Farms & Suppliers
We use farms that are within 75 miles of Cleveland. Some of our suppliers are a little farther away, such as Snowville Creamery and Shagbark. For products that cannot be sourced within our radius, we stay in the Ohio area. Many of our farmers are Amish and very private, but we will try to include most of our farmers and producers on this page. Here is a list of some of the farms and suppliers that we work with:
Clark Pope joined Fresh Fork as a customer during the inaugural summer season in 2008. His love of regional foods and cooking matched well with the variety of products Fresh Fork offered. The opportunity to transform a revolving weekly bag made Fresh Fork an easy selection. His official collaboration with Fresh Fork was born when Trevor attended a barbecue benefit at Clark’s house and tasted his BBQ sauce. Trevor asked him to tweak that sauce for the Fresh Fork market by shifting to local ingredients. Now Clark produces a variety of specialties especially for Fresh Fork.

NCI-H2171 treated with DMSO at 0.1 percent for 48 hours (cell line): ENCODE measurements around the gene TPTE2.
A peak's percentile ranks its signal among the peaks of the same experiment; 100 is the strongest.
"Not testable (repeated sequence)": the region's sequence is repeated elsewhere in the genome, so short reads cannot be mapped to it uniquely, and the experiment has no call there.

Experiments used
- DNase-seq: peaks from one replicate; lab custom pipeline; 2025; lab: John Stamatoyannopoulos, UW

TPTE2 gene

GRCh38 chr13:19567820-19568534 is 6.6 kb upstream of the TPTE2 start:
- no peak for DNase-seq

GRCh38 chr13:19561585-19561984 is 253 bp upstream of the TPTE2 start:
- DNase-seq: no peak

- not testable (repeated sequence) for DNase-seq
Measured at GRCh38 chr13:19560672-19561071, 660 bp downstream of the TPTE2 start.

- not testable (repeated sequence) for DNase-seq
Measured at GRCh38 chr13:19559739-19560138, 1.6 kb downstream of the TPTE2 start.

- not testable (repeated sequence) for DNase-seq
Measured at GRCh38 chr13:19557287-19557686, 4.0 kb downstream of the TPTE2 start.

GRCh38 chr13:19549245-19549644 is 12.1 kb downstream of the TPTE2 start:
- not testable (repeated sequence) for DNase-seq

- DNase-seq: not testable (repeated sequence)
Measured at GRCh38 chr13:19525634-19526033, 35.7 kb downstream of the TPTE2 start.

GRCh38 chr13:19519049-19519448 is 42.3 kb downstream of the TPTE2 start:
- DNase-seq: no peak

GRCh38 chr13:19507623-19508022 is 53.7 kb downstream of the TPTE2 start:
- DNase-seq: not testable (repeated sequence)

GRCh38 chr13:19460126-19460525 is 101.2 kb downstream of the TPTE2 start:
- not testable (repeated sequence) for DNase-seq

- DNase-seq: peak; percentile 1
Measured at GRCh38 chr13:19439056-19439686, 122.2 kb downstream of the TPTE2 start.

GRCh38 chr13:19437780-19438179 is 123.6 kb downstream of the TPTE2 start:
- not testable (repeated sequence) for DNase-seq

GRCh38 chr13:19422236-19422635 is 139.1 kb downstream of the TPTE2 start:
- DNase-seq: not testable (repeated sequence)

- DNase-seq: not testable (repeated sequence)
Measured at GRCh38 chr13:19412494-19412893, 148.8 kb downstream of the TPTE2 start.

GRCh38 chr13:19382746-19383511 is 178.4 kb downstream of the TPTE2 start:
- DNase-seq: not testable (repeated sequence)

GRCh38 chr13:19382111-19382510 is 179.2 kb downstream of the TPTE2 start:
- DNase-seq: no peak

Clark’s culinary interests and expertise date back over 20 years and range from learning the ropes in a college town restaurant kitchen, managing a franchised pizza shop to working as a national accounts representative for a major food distributor. Following a stint as the production manager for a local special events company, in 2001, he founded Clark Pope Catering, a company specializing in customized catering and production of artisanal products. Catering have stretched from seven course dinners for four at privet homes to full sit down receptions a the Crawford Auto Museum. Menus and pictures can be found at www.ClarkPopeCatering.com. He dabbles in charcuterie, wine, bread and cheese production for fun and his bedtime reading is consistently comprised of a variety of cookbooks.